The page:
Follow us:
  1. Home
  2. News
  3. Legal News

Poll Finds Most Recent Supreme Court Decisions Popular

Corporate-friendly Citizens United ruling highly unpopular

A new poll shows that the public mostly approves of recent Supreme Court decisions, with both liberal and conservative decisions receiving mostly positive reviews.

 The poll, entitled the "Constitutional Attitudes Survey," was conducted by Nathaniel Persily, a Columbia law professor, and Stephen Ansolabehere, a Harvard political science professor.

The poll surveyed nearly 1,200 people in 2009 and 2010 about, among other things, their "[g]eneral knowledge and attitudes about the American courts and other institutions," and their "[a]ttitudes about the role of government and the courts in deciding right and wrong."

The rulings endorsed by survey participants include those upholding both traditionally "liberal" and "conservative" ideals.

Among those supported on the right are opinions requiring voters to show identification, affirming homeowners' right to own a gun, and outlawing partial birth abortions; popular opinions on the left include those forbidding minors from being executed or sentenced to life in prison without possibility of parole, allowing environmental regulatory agencies to restrict the amount of carbon that companies can put out, and supporting abortion rights in general -- 61 percent of poll respondents support Roe v. Wade, the case that first affirmed the right to have an abortion.

Citizens United remains unpopular

One notable decision that stuck in respondents' respective craw, however, was Citizens United v. Federal Election Commission, the January 2010 opinion that struck down a federal law prohibiting corporations from airing advertisements endorsing a political candidate.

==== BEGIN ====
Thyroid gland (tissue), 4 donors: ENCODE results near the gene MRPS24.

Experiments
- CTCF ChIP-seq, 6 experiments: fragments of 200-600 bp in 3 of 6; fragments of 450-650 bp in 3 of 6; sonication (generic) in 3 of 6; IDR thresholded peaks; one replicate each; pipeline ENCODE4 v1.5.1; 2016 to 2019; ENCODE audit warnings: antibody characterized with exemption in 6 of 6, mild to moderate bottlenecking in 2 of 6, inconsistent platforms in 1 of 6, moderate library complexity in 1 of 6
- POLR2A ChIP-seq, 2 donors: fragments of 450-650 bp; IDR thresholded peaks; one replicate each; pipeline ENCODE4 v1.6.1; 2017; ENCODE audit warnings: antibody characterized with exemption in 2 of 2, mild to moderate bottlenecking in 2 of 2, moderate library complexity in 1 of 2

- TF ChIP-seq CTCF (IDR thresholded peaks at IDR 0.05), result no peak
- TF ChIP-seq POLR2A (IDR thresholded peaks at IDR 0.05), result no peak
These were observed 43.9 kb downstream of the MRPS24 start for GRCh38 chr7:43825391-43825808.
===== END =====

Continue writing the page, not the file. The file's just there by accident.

Fifty-eight percent of survey respondents disagreed with the statement, "Corporations ought to be able to spend their profits on TV advertisements urging voters to vote for or against candidates." Only 40 percent agreed with the statement.

Additionally, an overwhelming 85 percent of respondents answered yes to the question, "Should corporations be required to get approval from their shareholders for expenditures related to political campaigns?"Indeed, Persily told the Spokane, Washington-based Spokesman Review that the Citizens United opinion is "very out of step with public opinion."

The survey's results are consistent with those of a Washington Post-ABC News poll taken in February, shortly after the case was decided. A full 80 percent of respondents in that poll disagreed with the court's holding, and 65 percent labeled themselves "strongly" opposed. Surprisingly, that poll found that views of the decision did not split along party lines -- fully 76 percent of Republicans and 81 percent of independents, along with 85 percent of Democrats, disagreed with the decision.

Fallout from decision continuesCitizens United is still making headlines nine months after it was first announced. Business organizations, trade unions, and others have spent $153 million on political advertising during the 2010 election cycle, more than twice the amount that such groups spent in 2006.

And in late September, David Bossie, the CEO of Citizens United, told the Associated Press that he planned to spend "a couple hundred thousand dollars" advertising four DVDs slamming President Obama's and congressional Democrats' policies. Bossie reveled in the effect that he said the Supreme Court decision was having on the White House and the current congress.

"You can see by the actions of the White House and the Congress, this Citizens United ruling has gotten under the skin of the liberal establishment, the leadership of the House and Senate and the White House," he said. "They are completely emotional."

And Supreme Court Associate Justice Samuel Alito, who famously took issue with President Obama's criticism of Citizens United at this year's State of the Union address, has announced that he will likely not be attending the address in 2011.I doubt that I will be there in January," Alito said during a speech at the conservative Manhattan Institute, noting that judges are expected to sit silently during the address "like the proverbial potted plant," and that his colleagues "who are more disciplined refrain from manifesting any emotion or opinion whatsoever."

Take a Quiz

Get matched with an Accredited Partner